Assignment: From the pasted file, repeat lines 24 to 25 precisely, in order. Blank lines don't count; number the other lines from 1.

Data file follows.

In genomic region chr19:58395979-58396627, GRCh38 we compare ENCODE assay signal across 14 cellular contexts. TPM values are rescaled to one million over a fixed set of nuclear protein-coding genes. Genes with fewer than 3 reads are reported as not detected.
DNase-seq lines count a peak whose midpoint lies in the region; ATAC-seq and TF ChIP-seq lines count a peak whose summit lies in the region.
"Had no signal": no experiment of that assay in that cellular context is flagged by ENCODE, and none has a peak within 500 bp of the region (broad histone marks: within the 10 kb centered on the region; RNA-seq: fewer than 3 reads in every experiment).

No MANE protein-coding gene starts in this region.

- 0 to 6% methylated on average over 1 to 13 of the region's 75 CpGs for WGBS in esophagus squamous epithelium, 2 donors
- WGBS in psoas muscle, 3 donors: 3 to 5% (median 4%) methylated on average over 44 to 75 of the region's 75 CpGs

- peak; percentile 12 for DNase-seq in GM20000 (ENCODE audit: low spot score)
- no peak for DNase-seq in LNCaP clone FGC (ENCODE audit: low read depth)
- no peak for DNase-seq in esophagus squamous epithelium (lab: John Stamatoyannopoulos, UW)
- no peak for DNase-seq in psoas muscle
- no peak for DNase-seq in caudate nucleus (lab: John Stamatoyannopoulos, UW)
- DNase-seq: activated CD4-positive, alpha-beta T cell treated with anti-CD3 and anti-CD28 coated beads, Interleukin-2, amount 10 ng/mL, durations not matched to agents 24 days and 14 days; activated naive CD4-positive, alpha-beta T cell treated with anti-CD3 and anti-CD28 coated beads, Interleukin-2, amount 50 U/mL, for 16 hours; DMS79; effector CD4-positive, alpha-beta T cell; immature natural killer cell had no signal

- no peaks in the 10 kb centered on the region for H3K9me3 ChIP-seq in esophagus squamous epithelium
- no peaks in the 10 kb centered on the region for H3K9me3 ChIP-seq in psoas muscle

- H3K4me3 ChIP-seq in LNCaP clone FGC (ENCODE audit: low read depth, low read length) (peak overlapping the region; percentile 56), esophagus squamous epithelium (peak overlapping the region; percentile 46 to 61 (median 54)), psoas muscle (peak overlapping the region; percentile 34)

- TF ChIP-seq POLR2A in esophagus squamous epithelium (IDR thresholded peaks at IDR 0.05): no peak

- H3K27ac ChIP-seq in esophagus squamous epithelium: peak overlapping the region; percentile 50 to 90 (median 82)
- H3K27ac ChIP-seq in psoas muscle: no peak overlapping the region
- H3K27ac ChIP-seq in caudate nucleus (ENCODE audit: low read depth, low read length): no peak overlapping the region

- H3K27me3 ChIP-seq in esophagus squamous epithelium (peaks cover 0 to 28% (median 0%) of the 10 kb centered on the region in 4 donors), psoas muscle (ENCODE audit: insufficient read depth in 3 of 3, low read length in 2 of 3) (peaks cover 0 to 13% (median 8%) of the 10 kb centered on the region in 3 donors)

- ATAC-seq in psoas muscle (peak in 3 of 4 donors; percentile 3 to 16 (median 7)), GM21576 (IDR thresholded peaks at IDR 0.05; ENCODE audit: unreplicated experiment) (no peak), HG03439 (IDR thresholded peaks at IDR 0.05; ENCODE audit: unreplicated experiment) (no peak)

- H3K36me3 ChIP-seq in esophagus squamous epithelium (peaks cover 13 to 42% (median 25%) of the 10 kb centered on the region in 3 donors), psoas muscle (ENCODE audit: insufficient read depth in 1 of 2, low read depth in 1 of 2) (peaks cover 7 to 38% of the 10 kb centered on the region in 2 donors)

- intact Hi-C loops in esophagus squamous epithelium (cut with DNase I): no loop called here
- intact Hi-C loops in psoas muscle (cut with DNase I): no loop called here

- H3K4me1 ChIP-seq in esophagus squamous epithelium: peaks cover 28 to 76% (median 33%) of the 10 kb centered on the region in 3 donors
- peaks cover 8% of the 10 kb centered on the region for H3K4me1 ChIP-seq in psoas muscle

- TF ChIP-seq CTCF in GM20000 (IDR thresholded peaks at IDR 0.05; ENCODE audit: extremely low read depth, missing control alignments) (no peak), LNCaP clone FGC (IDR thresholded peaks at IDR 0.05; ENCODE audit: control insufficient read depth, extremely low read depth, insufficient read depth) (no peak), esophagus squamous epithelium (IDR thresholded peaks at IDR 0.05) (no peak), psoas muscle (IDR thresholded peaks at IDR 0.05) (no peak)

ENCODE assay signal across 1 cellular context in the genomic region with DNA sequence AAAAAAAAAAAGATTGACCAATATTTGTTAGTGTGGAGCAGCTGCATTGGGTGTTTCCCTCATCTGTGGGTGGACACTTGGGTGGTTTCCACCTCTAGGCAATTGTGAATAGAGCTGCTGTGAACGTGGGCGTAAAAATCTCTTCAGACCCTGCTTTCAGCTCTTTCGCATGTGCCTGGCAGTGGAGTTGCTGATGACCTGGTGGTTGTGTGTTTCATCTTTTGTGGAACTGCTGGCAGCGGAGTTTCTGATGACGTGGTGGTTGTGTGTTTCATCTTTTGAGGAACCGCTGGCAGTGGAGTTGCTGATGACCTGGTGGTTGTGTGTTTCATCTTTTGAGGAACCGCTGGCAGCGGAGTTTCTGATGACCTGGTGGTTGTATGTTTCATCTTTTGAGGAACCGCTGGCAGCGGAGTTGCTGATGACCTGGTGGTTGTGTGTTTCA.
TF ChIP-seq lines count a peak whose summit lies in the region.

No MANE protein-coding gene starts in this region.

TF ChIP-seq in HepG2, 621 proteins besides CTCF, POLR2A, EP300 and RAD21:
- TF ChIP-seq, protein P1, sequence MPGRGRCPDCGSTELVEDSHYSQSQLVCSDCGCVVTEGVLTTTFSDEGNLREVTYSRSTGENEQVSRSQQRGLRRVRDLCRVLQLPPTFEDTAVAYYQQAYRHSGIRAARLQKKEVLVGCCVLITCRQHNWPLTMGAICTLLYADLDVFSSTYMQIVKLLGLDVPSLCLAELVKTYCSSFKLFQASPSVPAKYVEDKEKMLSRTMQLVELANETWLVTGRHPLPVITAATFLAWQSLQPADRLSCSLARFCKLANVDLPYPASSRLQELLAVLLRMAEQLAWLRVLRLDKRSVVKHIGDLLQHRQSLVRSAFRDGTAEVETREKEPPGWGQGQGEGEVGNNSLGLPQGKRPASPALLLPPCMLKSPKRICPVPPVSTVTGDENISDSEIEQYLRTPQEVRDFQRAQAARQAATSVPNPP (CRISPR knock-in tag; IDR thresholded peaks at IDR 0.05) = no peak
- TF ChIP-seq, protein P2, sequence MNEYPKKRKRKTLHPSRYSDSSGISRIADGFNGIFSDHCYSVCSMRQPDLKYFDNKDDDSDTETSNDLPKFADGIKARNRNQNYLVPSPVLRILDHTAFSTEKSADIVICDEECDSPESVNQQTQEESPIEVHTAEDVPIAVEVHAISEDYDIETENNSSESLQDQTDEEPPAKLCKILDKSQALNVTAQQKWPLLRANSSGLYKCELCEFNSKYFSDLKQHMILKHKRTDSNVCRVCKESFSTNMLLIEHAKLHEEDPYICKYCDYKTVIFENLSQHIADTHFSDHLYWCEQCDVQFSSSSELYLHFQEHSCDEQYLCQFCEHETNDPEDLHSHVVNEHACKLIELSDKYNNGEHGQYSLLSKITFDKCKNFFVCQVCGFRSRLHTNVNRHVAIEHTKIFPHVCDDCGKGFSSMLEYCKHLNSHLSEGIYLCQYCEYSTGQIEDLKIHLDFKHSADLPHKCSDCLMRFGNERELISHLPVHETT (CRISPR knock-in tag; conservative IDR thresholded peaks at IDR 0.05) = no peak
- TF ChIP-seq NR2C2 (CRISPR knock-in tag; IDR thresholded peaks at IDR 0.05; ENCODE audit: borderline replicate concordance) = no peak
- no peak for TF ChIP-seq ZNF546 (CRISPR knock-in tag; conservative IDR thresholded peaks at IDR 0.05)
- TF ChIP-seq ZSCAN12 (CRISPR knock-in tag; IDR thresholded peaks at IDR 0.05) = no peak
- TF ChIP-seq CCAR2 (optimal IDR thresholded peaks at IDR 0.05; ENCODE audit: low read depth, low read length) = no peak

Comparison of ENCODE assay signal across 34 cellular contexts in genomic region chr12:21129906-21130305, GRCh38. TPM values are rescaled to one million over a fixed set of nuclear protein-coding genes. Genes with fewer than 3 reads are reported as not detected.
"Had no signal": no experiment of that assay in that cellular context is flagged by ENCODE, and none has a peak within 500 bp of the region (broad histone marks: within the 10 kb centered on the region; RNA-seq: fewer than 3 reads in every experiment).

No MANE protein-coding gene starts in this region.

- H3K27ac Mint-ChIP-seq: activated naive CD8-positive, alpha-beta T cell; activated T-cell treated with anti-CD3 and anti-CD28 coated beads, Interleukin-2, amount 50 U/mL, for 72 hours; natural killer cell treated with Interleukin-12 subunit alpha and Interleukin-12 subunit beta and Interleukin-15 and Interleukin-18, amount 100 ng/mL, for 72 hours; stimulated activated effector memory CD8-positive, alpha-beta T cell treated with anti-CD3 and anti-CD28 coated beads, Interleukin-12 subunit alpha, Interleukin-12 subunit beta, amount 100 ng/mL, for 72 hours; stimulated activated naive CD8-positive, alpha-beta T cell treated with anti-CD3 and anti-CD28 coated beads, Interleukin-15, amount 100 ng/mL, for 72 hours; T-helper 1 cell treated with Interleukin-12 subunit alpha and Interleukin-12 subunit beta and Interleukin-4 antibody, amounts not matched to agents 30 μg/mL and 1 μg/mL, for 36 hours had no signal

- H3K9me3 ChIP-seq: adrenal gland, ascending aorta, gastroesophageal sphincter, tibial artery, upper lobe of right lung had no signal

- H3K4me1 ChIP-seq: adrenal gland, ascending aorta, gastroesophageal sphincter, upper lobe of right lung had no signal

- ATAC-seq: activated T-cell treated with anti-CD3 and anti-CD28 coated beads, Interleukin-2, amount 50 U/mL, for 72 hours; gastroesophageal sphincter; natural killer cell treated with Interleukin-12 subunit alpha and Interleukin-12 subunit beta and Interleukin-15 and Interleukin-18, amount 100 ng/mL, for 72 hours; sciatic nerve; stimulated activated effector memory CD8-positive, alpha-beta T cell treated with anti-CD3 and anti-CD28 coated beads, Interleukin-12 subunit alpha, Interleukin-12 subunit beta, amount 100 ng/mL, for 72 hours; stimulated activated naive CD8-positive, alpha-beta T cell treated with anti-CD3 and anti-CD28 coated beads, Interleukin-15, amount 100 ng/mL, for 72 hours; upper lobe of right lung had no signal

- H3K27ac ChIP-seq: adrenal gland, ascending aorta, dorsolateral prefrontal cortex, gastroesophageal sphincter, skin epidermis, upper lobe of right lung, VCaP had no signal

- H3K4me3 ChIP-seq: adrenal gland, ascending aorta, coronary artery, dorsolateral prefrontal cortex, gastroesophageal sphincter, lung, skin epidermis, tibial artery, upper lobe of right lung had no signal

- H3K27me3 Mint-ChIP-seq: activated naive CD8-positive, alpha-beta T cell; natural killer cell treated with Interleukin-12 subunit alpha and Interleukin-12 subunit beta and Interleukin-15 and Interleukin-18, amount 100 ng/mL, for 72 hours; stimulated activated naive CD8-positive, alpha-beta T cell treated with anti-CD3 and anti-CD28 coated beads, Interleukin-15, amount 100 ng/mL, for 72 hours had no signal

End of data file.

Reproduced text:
- intact Hi-C loops in psoas muscle (cut with DNase I): no loop called here

- H3K4me1 ChIP-seq in esophagus squamous epithelium: peaks cover 28 to 76% (median 33%) of the 10 kb centered on the region in 3 donors